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Higham Ferrers Castle

In the civil parish of Higham Ferrers.
In the historic county of Northamptonshire and the Soke of Peterborough.
Modern Authority of Northamptonshire.
1974 county of Northamptonshire.
Medieval County of Northamptonshire.

OS Map Grid Reference: SP96136871
Latitude 52.30810° Longitude -0.59143°

Higham Ferrers Castle has been described as a certain Timber Castle, and also as a certain Masonry Castle.

There are cropmark/slight earthwork remains.

This site is a scheduled monument protected by law.


Higham Ferrers is a motte and bailey castle with important royal connections in the Early Norman period. Well-documented historical evidence shows that it was major fortified location with multiple defences and occupied a powerful tenurial position over the manors of the Nene Valley. Although the original buildings were demolished the preservation of the below ground archaeological remains has not been affected by subsequent development.
William Peverel was granted the manor of Higham Ferrers at the Conquest, and built an early Norman motte and bailey castle here, probably in the late 11th century. Extensive records show that the castle was of major stone construction with an inner and outer bailey and had complex defences including inner and outer gateways and a drawbridge. Within the castle and the baileys were a considerable variety of buildings and lodgings. Documentary sources indicate that the castle had several owners and eventually was forfeited to the crown in 1266. By the 1360s the castle had passed to the Duchy of Lancaster, but in the late 15th century it had begun to fall into ruin and was demolished in 1523, although a map of 1591 shows foundations still upstanding. Today these and other features are no longer visible but remains will be preserved below ground. Early records show that the castle also had a garden, dovecote and fishpond. The well preserved remains of a dovecote, most probably the one built in 1406-7, are still present in the outer bailey area and are incorporated in part of a more modern wall. The warren which lies in the northernmost part of the site was first documented in 1313, and further records show that it was walled and had its own gateway. A water-filled ditch which lies to the east and south of the warren was constructed from two original fishponds which lay in the outer bailey of the castle. (Scheduling Report)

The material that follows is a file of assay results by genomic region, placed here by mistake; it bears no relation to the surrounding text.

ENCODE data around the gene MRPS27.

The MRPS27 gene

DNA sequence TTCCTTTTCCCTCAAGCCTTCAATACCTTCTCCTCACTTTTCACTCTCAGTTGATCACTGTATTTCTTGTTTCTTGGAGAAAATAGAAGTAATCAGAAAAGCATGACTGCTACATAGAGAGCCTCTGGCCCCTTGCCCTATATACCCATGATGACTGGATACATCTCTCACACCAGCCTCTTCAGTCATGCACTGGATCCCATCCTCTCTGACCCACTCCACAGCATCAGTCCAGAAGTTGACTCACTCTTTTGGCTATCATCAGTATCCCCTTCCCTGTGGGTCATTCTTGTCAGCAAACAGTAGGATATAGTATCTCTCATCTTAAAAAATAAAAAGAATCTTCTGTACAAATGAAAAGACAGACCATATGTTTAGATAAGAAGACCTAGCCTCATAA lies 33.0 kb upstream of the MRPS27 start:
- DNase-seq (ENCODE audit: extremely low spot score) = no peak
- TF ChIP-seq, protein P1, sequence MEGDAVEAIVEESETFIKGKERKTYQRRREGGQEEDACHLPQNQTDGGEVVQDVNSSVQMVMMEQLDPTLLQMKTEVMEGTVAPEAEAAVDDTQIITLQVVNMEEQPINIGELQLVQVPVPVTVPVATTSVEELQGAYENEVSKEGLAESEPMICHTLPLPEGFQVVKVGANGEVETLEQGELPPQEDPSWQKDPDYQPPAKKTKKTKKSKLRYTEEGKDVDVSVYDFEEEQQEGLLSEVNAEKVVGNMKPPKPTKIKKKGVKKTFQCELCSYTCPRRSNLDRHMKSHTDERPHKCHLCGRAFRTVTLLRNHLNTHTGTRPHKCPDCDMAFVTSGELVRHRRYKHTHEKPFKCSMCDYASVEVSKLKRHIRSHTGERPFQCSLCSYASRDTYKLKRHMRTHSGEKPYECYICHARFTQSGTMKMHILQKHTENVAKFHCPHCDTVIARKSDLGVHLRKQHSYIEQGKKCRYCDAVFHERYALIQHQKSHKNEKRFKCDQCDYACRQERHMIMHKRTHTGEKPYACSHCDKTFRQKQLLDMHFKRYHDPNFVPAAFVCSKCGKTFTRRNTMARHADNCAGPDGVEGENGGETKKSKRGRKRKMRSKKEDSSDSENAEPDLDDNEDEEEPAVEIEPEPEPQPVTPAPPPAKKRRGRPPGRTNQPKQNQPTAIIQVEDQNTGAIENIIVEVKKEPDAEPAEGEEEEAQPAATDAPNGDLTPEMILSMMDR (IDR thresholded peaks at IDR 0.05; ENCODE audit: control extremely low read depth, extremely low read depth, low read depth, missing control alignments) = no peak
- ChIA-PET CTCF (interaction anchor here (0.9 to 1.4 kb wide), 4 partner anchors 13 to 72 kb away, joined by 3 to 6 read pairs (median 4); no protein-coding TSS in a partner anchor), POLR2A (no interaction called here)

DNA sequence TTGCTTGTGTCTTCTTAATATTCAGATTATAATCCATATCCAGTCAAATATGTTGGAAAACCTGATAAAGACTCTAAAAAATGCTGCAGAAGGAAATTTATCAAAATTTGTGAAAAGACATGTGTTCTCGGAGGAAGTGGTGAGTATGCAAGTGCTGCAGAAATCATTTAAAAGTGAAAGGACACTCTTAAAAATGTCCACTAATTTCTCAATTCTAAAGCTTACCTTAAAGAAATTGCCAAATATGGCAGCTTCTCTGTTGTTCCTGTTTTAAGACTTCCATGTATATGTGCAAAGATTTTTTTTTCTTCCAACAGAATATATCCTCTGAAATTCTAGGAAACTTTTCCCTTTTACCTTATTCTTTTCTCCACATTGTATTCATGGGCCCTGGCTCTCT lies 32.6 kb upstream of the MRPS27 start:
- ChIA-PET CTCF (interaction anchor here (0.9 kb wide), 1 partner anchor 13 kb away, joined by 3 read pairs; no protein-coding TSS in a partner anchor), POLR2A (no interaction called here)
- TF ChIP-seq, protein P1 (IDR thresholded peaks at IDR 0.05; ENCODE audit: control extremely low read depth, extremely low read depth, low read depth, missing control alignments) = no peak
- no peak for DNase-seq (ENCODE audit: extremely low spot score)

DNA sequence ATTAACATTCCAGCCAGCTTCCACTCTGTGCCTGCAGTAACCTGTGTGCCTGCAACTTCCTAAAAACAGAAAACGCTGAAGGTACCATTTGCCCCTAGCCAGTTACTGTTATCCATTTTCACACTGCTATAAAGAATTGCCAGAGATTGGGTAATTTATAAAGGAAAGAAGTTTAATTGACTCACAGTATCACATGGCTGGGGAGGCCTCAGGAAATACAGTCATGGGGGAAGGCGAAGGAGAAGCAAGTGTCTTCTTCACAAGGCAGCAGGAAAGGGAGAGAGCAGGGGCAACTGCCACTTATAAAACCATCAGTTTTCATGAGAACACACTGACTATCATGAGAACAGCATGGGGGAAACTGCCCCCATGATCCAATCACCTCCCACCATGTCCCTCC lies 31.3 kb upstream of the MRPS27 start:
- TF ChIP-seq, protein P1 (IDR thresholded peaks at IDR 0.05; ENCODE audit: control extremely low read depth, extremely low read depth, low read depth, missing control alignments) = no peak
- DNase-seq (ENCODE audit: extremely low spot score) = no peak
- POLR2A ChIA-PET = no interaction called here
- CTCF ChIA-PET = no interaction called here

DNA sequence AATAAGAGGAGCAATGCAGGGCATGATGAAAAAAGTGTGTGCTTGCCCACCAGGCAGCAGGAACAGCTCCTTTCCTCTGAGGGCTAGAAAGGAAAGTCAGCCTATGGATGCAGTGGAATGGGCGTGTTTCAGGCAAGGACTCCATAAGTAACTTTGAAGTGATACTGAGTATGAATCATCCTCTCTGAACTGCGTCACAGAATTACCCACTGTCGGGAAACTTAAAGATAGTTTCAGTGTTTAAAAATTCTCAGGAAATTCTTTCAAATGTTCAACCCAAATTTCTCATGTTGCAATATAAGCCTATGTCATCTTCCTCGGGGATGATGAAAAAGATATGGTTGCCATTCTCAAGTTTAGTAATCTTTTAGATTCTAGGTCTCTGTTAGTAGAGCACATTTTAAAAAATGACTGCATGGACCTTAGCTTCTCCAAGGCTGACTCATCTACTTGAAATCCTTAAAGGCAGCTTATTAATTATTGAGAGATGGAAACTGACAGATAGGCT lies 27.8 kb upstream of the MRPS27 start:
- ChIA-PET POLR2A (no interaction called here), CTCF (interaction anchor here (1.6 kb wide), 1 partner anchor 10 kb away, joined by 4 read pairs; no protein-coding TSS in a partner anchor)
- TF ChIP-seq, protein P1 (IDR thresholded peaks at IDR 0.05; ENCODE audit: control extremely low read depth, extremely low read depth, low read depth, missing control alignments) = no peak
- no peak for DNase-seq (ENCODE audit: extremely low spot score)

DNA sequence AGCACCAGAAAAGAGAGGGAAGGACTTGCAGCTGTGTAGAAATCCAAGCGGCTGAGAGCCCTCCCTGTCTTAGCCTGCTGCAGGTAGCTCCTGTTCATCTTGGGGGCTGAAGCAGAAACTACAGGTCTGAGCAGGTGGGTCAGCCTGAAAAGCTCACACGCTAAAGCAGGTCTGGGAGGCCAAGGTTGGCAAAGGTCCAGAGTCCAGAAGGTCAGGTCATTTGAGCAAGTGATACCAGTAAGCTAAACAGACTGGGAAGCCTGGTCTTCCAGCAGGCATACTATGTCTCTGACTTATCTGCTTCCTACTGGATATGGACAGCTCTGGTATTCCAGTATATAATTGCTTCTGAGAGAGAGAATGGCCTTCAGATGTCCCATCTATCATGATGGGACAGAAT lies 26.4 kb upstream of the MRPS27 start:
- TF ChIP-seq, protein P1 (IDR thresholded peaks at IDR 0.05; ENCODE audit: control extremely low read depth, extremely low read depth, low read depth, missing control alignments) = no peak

The Castle was probably built soon after 1066 by William Peverel who was granted the manor of Higham Ferrers at the Conquest. Little is known of its history apart from its connection with a series of distinguished owners of the manor. It presumably ceased to function as a military stronghold early and became little more than a manor house. Various documents record buildings associated with the site. There are a number of references to a drawbridge and gates, and occasionally to a chapel. Other references are made to the great hall, a number of named chambers, a kitchen, larder, buttery, pantry, etc., as well as to stables, barns and animal-sheds. The site was neglected by the late 15th century and in 1523 Sir Richard Wingfield was licensed to remove stones from the site to rebuild Kimbolton Castle.
Leland described it as 'now of late cleare fallen and taken down', and in 1610 Norden said that 'there was some time a very fayre and large castle, a mansion house how raysed to grounde whose rubble and old foundations argur the same to have been very great and stronge'. Norden also depicts the castle on his map of Higham Ferrers as an area of broken masonry and uneven ground. (VCH Northants., III (1930), 266–9; M. W. Beresford, History on the Ground, (1957), 153–72; W. J. B. Kerr, Higham Ferrers Castle and Park. (1922))
The greater part of the site has now been built over and no record was made of finds during construction work, except for a note of the discovery of some medieval pottery. In 1967 limestone foundations, a wall and a small rectangular chamber were noted in the paddock immediately N. of the castle site (at SP 96126866), and further walls were traced by probing (BNFAS, 2 (1967), 25). No buildings are shown on the site either on Norden's Map or on the map of the parish of 1796 (Plate 8). The remains are probably those of outbuildings. The only visible earthworks which may be part of the castle are on the S. side of the paddock and comprise a scarp 2 m. high orientated E.-W., with a pond or part of a wet ditch on its N. side. This scarp may be the only remnant of the outer defences. (RCHME)
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This record last updated 26/07/2017 09:21:02

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